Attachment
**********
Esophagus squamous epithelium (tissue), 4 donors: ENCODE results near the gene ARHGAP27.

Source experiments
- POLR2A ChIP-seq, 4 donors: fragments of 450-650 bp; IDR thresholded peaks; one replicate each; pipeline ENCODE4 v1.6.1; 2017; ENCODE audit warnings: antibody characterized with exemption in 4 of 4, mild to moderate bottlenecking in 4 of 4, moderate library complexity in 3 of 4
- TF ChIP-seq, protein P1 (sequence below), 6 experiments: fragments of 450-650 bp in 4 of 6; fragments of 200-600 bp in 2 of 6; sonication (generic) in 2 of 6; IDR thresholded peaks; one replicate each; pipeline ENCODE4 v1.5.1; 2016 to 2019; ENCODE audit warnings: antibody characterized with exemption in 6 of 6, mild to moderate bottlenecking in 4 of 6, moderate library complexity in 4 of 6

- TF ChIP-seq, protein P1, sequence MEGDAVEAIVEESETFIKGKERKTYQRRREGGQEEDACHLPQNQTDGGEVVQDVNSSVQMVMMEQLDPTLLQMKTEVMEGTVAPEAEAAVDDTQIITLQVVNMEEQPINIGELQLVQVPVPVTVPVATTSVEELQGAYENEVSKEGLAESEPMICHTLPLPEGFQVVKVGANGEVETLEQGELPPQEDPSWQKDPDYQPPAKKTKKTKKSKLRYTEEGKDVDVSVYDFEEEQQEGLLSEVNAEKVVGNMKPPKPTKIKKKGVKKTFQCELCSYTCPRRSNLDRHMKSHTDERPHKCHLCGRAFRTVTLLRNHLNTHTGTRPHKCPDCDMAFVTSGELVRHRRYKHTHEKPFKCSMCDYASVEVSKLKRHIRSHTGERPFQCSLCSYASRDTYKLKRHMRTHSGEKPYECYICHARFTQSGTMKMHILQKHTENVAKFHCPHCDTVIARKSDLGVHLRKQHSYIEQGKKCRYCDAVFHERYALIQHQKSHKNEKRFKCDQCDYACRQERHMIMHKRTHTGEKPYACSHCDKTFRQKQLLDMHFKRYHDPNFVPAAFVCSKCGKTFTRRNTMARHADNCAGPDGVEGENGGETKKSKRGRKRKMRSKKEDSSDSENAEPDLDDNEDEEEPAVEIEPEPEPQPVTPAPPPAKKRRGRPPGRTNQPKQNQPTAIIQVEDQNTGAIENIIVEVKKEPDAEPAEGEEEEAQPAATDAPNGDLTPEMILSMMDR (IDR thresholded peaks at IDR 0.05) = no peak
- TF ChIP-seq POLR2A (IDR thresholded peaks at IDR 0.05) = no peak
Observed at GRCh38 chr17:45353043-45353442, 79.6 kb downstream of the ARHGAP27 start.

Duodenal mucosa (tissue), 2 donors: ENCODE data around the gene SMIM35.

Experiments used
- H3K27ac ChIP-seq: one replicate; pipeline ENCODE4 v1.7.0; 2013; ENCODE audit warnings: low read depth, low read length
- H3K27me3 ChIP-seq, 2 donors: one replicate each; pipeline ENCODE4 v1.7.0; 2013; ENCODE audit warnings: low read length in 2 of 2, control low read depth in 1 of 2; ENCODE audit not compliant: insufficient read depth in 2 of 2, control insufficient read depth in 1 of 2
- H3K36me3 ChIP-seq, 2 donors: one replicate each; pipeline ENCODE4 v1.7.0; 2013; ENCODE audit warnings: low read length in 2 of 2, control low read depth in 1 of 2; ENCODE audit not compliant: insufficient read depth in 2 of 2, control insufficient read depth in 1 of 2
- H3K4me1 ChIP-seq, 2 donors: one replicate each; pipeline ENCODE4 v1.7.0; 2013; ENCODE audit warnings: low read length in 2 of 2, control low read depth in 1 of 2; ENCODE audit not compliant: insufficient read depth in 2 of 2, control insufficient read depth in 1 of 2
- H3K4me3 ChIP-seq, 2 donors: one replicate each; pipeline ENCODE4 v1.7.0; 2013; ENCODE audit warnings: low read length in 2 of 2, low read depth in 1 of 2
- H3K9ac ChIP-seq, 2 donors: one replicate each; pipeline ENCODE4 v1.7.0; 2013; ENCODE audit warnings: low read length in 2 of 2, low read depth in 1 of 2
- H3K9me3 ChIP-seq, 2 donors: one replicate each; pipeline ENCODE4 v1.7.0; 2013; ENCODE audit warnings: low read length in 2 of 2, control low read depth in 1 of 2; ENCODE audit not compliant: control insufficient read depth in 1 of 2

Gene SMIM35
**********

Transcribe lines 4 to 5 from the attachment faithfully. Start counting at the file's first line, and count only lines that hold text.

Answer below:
- TF ChIP-seq, protein P1 (sequence below), 6 experiments: fragments of 450-650 bp in 4 of 6; fragments of 200-600 bp in 2 of 6; sonication (generic) in 2 of 6; IDR thresholded peaks; one replicate each; pipeline ENCODE4 v1.5.1; 2016 to 2019; ENCODE audit warnings: antibody characterized with exemption in 6 of 6, mild to moderate bottlenecking in 4 of 6, moderate library complexity in 4 of 6

- TF ChIP-seq, protein P1, sequence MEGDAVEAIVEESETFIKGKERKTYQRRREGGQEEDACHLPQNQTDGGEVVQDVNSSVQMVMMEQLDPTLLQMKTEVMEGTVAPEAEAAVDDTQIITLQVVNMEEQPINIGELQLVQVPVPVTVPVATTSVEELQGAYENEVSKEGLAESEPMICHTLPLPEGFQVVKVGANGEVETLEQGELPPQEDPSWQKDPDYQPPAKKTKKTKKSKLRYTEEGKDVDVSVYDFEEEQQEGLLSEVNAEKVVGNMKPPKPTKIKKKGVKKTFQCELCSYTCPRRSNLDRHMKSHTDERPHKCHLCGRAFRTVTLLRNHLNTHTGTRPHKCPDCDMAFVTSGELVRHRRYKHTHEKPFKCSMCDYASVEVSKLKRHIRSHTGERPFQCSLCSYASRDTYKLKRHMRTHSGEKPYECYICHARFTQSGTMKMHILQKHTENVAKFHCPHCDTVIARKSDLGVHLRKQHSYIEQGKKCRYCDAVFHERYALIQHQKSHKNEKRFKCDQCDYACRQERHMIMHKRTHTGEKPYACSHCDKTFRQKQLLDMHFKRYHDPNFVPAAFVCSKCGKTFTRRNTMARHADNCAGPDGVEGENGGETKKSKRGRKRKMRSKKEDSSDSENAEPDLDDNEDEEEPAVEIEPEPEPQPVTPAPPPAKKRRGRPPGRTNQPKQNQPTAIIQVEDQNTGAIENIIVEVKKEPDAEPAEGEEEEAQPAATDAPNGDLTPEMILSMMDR (IDR thresholded peaks at IDR 0.05) = no peak